A Better Political Discourse

07Sep08

I’ve touched in previous posts (and in my Google Reader Notes) on the idea that I believe people should be analyzing the presidential race on the policy issues that will directly affect them during the future administration, rather than analyzing which president is more likable, or feels more like them, or some other character-based metric.

As such, I think it’s possible for both the left and the right sides to come together on a majority of issues and agree on desired outcomes: more jobs for Americans, fewer people in poverty, a robust economy, a secure nation, etc. Once those shared desired outcomes are decided on, then we can argue about implementing policies to get us there, which should be where the two parties differ. The two sides’ approaches may have different side effects and degrees of effectiveness, and these things should be argued, but we shouldn’t be outright demonizing the other side as evil in order to win because it’s simply not honest.

Now, with that in mind, I can’t stand articles like this one, who have accepted the image of a polarized nation to the point where they believe a war is necessary to… I’m not even sure…. eliminate the other side? Reconcile irreconcilable differences?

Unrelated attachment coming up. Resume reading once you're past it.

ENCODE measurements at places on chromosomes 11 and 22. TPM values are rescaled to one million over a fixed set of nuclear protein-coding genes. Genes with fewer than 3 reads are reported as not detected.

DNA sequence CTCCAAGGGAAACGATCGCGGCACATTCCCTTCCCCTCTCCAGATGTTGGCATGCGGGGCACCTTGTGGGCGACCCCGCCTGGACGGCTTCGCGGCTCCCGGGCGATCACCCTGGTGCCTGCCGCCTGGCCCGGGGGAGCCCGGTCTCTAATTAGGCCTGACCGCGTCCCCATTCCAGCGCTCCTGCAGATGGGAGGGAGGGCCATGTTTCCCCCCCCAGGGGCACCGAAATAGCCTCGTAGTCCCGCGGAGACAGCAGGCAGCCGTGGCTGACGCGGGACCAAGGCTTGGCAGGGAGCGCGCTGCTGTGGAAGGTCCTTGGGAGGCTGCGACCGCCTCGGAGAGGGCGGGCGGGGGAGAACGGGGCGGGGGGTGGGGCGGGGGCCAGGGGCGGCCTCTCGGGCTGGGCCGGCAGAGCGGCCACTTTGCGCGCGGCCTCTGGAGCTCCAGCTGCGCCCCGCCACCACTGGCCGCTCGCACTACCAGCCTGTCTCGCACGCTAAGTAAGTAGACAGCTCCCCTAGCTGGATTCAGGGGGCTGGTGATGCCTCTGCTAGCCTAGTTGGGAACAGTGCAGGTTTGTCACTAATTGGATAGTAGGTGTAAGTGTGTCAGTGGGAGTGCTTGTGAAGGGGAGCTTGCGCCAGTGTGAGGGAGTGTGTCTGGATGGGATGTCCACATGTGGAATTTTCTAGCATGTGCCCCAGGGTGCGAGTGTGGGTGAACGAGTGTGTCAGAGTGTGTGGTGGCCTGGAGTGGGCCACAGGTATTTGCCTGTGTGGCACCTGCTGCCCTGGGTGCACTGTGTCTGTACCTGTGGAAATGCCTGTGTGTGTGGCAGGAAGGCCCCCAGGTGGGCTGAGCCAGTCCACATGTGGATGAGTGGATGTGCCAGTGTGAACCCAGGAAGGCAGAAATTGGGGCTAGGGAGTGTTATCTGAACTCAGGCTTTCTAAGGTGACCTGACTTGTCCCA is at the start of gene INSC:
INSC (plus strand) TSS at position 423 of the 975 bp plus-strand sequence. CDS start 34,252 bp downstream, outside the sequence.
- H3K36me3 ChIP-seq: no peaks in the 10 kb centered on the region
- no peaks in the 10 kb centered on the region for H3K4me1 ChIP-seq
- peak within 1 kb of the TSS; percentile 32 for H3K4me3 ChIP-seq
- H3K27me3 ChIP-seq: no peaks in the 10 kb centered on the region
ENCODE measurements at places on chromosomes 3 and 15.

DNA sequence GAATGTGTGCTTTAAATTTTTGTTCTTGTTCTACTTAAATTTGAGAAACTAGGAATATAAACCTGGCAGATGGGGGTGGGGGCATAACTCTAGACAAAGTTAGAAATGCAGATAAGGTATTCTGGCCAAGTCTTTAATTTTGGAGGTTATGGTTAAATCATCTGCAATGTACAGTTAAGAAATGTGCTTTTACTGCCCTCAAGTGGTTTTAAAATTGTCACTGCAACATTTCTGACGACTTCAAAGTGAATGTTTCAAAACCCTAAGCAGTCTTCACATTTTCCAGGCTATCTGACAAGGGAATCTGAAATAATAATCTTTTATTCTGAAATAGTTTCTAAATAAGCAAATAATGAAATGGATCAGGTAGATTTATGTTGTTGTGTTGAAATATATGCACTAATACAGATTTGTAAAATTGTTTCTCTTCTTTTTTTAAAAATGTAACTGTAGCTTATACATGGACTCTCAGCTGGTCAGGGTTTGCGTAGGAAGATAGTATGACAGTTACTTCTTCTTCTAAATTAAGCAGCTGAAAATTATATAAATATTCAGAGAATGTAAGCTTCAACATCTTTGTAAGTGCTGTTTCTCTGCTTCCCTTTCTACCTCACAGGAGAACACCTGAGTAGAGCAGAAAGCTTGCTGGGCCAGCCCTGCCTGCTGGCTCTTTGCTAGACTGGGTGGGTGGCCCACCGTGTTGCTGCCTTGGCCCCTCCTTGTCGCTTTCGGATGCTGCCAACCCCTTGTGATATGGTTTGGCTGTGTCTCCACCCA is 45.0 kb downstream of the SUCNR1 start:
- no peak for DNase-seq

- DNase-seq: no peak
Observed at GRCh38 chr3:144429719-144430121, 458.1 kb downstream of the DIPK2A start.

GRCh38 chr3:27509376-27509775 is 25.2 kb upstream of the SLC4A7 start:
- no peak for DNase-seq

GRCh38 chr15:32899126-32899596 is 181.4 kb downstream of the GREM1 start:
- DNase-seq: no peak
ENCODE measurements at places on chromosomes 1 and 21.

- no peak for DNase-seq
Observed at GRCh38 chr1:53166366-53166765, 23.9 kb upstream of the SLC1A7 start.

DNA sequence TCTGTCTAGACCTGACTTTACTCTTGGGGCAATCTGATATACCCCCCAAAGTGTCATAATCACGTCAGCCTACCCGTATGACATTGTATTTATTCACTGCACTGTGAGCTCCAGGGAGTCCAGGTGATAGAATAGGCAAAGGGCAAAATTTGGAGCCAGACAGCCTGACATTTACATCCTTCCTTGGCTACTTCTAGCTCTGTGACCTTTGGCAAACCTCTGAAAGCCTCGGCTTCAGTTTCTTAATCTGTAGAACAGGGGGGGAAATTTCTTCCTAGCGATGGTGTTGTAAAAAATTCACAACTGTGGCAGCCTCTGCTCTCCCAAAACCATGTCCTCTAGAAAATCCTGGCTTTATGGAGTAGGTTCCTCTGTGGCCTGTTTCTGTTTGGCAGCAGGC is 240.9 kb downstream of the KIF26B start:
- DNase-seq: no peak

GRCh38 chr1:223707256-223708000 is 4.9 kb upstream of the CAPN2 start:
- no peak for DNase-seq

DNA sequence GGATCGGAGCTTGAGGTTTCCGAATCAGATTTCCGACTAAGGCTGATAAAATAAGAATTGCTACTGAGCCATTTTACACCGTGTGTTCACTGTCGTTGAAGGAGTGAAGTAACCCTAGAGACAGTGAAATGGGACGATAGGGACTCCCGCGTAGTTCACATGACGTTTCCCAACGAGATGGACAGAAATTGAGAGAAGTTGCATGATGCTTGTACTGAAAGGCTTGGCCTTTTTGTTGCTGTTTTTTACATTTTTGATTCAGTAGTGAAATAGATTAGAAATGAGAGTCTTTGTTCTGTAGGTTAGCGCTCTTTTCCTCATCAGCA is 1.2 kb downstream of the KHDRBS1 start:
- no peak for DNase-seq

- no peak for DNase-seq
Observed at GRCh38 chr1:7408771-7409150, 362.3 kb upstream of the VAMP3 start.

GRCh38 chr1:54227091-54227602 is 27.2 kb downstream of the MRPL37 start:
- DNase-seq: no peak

“In 2000, when President Bush won (others say “when Bush stole”) the election, the Democrats became enraged, some say “deranged.” That rage has grown. If McCain wins–I predict that the cultural wars will not only intensify but will turn into the beginnings of the next Civil War in America.

What do you think will happen after one side wins and the other side loses? Will blue or red states want to secede from the union? Will there be more violent and ugly confrontations upon encountering ideas and practices with which one disagrees?”

While I think this is technically a possibility, I think it would be wholly unlikely for anything like this to come about. I think this view is fed by the increased polarization that the media has employed to stay profitable and the public perception that we can’t disagree about politics and yet both hold valid points of view.

So, in my view the media needs to do a better job helping bridge the divide between viewpoints. That means we have to get past the previous incarnation of having two pundits shout at each other, into something more productive. At some point, simply expressing both sides’ views becomes useless if we can’t move forward with those views.

I’ve got some project ideas in the design phase that I can hope would help this shift, which I’ll hopefully share later on.

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